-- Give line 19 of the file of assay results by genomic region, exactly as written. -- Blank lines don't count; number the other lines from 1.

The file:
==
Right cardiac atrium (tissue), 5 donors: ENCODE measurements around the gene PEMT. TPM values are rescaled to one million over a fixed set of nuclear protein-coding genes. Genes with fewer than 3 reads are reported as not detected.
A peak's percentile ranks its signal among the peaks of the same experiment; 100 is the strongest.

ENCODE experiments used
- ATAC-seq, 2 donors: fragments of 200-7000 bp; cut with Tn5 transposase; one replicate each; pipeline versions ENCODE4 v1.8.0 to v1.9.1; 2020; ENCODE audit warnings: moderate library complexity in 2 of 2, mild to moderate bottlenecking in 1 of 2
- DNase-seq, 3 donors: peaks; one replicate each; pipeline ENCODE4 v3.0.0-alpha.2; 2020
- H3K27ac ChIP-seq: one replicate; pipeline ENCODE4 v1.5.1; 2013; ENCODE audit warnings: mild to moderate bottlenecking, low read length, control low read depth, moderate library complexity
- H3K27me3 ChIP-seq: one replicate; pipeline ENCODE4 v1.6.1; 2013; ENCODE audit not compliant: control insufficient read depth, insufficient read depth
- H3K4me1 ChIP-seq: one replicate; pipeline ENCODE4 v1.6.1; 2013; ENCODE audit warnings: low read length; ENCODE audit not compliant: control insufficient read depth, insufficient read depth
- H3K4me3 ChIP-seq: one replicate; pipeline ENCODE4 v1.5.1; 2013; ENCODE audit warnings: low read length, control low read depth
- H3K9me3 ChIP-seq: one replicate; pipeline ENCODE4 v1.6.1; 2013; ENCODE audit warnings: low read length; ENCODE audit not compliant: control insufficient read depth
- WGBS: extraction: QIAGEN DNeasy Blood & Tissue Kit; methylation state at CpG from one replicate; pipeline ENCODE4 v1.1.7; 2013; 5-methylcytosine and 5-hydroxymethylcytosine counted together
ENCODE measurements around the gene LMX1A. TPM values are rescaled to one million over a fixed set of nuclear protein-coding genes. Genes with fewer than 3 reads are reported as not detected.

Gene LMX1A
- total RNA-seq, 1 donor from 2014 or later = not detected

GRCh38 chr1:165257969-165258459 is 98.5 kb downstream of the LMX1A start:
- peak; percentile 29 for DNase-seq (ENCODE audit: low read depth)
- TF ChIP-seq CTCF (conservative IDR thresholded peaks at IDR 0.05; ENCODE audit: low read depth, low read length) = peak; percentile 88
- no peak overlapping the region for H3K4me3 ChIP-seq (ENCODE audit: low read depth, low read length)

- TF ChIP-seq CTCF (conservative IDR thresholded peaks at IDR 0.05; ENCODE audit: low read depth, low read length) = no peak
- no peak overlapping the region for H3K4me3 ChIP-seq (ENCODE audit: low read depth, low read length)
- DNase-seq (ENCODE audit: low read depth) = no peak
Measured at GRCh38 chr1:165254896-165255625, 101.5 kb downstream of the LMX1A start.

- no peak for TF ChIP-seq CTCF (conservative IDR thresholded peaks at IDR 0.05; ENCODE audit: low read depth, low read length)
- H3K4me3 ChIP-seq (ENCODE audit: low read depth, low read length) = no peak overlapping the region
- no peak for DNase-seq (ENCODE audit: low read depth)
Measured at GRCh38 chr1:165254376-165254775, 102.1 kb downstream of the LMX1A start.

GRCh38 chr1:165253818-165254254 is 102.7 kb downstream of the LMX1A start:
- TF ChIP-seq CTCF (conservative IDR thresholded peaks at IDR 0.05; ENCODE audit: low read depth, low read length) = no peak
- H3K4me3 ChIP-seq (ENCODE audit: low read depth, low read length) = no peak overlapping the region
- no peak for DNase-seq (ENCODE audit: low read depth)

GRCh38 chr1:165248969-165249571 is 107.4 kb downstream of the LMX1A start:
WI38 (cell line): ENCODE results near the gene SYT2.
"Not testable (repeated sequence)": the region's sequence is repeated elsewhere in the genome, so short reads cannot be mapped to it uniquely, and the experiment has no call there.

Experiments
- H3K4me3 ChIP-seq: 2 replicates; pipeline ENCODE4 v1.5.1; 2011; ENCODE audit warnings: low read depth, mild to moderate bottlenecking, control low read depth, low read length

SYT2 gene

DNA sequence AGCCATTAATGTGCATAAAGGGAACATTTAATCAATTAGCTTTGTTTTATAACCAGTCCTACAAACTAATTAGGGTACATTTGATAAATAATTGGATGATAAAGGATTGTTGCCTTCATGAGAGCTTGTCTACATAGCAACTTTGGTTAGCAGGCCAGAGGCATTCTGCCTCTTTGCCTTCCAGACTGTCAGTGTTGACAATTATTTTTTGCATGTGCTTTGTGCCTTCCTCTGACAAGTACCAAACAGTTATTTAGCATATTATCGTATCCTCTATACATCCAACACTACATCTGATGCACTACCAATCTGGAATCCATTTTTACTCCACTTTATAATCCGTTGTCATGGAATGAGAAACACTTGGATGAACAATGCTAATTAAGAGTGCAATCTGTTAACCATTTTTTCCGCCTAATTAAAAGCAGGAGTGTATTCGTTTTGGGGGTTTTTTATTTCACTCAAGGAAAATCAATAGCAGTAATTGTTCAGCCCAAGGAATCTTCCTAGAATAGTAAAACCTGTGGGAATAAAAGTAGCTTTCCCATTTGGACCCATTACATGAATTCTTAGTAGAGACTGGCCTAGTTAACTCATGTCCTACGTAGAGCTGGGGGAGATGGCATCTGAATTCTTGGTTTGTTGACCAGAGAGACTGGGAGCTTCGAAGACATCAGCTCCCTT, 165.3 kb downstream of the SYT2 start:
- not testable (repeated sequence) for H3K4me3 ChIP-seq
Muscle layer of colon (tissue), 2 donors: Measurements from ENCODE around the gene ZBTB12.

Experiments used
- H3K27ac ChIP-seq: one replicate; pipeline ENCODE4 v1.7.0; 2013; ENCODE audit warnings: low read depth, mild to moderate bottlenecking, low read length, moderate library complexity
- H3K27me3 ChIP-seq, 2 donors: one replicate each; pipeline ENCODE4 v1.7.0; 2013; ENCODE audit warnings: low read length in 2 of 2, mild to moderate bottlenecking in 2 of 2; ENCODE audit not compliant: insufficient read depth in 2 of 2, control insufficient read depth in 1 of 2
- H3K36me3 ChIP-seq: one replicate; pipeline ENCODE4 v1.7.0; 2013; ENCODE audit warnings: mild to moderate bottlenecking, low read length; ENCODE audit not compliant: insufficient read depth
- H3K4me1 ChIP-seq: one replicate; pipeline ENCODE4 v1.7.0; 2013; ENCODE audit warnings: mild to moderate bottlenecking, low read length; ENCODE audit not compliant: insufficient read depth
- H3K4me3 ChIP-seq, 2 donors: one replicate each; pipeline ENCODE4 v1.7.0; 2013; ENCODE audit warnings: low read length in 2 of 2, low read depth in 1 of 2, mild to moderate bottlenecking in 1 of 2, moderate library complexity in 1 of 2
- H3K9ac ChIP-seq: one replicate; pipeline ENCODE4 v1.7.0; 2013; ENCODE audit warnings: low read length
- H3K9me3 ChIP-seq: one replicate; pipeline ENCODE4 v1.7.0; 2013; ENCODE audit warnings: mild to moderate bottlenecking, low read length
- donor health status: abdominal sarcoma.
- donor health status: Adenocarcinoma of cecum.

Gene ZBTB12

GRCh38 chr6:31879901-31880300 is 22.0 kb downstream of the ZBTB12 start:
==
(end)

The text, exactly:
- TF ChIP-seq CTCF (conservative IDR thresholded peaks at IDR 0.05; ENCODE audit: low read depth, low read length) = no peak